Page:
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Skateboarding offers lessons that reach far beyond the half-pipe

'Seth has provided such an amazing space for youth to feel safe and comfortable. It’s so important to have a place like OUTLoud in North Bay.'

Seth Compton, the founder and operator of Outloud North Bay says the organization is already putting one of its newest attractions to good use.

OUTLoud now has an indoor mini half-pipe, installed with "a little help from our friends at Ramp to Rail," Compton shares, encouraging physical activity and building self-esteem in the kids who visit the safe and inclusive space at 123 Delaware Ave. in the old Summit Nightclub at the Voyager Inn.

See related: OutLoud North Bay deemed essential

See also: Inclusion and safety the goals of Compton's Out Loud space

The ramp is open to both members and guests of any age or skill level. Thanks to a community partnership with Inertia Skate Co operator Amber Moffatt, OUTLoud is offering free skate lessons throughout the summer every Wednesday at 7 p.m. OUTLoud and Inertia have extra skateboards available for those wanting to give it a try.

See related: Babes Brigade shoots skateboarding shenanigans in the Bay

After this past Wednesday's session that saw 10 young people join in with Inertia's Moffatt and Steven Kudla leading the way, Moffatt says she is pleased with their charges' enthusiasm and eagerness to learn.

"Seth has provided such an amazing space for youth to feel safe and comfortable. It’s so important to have a place like OUTLoud in North Bay," expresses Moffatt.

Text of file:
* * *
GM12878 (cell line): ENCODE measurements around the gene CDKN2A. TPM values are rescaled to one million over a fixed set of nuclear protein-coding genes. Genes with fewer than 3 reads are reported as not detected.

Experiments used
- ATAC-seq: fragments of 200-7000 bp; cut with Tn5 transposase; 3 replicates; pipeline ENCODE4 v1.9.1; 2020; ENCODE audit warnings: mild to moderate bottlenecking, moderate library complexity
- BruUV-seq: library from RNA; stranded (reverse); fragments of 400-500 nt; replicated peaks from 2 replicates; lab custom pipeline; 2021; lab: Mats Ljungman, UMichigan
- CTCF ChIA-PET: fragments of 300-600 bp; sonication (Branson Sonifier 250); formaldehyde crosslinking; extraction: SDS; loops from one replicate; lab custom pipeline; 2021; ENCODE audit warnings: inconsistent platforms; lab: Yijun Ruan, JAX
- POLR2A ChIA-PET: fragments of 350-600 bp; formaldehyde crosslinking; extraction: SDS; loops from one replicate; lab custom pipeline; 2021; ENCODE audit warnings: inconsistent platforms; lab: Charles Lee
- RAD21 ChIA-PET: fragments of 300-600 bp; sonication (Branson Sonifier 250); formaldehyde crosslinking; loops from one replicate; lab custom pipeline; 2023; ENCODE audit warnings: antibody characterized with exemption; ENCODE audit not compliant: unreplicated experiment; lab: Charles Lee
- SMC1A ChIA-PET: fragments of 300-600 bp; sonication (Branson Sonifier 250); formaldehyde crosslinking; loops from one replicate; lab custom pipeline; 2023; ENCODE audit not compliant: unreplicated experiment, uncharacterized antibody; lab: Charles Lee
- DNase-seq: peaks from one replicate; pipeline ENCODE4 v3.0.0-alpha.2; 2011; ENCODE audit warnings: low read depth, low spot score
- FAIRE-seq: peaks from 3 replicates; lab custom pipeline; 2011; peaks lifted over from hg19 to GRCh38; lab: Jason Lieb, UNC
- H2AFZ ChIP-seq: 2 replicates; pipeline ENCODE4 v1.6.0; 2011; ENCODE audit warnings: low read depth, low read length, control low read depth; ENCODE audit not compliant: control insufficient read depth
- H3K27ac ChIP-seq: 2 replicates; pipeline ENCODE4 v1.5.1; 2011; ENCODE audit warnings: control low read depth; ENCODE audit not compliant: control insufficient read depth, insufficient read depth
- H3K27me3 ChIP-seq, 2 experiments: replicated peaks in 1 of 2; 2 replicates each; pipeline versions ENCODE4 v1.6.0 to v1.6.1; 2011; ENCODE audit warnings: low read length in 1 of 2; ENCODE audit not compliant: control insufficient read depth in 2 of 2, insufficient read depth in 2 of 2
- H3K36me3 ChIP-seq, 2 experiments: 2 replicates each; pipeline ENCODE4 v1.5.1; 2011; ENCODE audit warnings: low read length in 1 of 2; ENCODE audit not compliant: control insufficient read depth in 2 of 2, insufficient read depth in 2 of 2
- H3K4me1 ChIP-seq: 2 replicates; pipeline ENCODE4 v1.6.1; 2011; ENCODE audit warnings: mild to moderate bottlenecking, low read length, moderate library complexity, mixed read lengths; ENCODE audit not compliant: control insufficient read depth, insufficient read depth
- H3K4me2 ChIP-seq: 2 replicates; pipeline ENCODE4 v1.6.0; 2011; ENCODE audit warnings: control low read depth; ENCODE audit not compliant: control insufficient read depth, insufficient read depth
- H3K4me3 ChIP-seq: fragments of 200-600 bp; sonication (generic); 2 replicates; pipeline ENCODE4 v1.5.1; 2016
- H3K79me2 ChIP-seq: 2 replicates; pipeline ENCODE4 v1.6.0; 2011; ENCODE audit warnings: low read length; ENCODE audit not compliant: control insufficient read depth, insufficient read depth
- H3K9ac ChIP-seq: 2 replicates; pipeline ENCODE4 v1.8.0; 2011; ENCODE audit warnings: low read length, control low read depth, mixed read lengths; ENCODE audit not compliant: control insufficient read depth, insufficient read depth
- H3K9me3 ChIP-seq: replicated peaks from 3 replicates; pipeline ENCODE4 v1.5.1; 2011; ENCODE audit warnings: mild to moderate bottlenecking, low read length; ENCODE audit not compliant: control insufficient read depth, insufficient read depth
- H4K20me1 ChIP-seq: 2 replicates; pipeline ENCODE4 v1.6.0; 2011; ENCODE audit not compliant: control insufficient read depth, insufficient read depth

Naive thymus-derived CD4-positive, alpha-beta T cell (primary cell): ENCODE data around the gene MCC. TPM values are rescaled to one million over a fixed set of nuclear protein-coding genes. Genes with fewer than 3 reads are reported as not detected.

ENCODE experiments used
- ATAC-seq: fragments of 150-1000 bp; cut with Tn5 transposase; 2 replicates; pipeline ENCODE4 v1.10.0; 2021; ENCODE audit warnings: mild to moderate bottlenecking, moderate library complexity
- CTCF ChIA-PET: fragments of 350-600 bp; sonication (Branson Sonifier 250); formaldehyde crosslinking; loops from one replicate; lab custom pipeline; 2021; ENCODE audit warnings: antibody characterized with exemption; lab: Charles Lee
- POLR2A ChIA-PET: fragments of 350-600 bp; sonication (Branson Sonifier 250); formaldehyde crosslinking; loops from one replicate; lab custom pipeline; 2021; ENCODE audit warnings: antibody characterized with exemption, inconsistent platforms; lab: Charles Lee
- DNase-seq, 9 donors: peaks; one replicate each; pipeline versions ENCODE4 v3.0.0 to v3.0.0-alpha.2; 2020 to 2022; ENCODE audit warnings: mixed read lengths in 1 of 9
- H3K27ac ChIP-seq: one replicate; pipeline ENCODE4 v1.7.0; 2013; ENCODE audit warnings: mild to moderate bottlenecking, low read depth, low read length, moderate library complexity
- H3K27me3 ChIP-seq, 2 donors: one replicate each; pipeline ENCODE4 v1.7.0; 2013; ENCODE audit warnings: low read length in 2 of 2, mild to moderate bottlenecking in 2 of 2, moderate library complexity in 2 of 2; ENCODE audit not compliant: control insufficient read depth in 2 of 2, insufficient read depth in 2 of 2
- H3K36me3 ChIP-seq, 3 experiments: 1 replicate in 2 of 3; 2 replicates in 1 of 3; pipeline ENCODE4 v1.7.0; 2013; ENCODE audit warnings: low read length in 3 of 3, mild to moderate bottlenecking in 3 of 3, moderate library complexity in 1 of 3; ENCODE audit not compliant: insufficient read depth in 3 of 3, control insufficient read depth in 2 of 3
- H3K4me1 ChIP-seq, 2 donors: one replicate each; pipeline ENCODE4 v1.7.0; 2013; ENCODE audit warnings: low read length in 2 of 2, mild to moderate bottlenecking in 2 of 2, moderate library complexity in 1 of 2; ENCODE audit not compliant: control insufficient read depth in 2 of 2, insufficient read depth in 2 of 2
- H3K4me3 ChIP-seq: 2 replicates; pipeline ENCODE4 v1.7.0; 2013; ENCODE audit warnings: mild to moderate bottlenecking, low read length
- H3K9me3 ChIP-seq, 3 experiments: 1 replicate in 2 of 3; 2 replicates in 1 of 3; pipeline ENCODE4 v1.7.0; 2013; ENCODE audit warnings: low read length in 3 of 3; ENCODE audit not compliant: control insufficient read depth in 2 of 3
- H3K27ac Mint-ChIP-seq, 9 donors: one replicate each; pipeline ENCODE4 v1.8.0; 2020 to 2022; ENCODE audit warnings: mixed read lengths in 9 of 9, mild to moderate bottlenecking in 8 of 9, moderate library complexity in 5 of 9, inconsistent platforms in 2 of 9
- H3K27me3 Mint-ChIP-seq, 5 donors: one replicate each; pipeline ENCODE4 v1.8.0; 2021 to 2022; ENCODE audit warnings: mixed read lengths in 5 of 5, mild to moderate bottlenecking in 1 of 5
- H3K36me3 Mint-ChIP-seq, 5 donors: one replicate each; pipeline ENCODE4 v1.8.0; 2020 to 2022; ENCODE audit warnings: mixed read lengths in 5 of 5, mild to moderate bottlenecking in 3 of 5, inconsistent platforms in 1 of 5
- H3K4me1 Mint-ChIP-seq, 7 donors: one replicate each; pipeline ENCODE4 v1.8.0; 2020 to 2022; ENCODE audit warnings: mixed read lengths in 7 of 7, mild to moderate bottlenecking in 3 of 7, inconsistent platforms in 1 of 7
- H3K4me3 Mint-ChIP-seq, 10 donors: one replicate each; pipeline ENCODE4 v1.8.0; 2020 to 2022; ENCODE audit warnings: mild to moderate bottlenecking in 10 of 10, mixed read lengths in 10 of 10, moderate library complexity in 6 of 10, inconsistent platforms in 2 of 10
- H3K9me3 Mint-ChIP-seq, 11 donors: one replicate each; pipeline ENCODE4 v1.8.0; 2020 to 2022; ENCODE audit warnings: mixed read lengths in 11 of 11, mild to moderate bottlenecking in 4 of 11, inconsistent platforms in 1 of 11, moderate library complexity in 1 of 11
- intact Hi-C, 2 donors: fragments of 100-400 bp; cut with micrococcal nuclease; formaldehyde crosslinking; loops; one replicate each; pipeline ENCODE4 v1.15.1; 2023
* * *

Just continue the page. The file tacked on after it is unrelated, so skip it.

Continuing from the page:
The instructors admit they have as much fun as the kids.

"I wish people could see the smiles on our faces when we are there," says Moffatt. "Helping people learn something new and being a support system for the next generation is what being a community is about. I strongly believe having a hobby is an important part of development and skateboarding helps build confidence in people. Not everyone who wants to go skateboarding is going to go out and do it by themselves so we are here to help." 

Kudla observes, "Skateboarding has a huge community aspect to it, helping younger skaters, showing them how to be more comfortable on their boards, and how to express their creativity is super important. It’s a great way to use my years of experience to help boost the self-confidence and abilities of the next generation of skateboarders in North Bay."

Compton notes skateboarding has a history of inclusion as a sport, an art form, a lifestyle, and a culture that also creates friendships between people from different (social and cultural) backgrounds.  

See: City welcomes OutLoud North Bay to raise Pride flag

Compton adds skateboarding involves many life skills in a fun, physically active setting, including commitment, responsibility, bravery, determination and confidence. The social aspect of learning together encourages social interaction and builds friendships.

The interest in the local skateboard scene leads Moffatt — long an advocate for a permanent skateboard park in North Bay — to believe a grassroots movement fuelled by youth will help achieve that goal.

"Skateboarding is now in the Olympics and kids are going to need a place to practice what they see on TV in a safe space. Not everyone can afford a board or lessons. Giving our time is the least we could do in support. Everyone deserves a chance to be who they want to be and we are here to help." 

Stu Campaigne

About the Author: Stu Campaigne

Stu Campaigne is a full-time news reporter for, focusing on local politics and sharing our community's compelling human interest stories.
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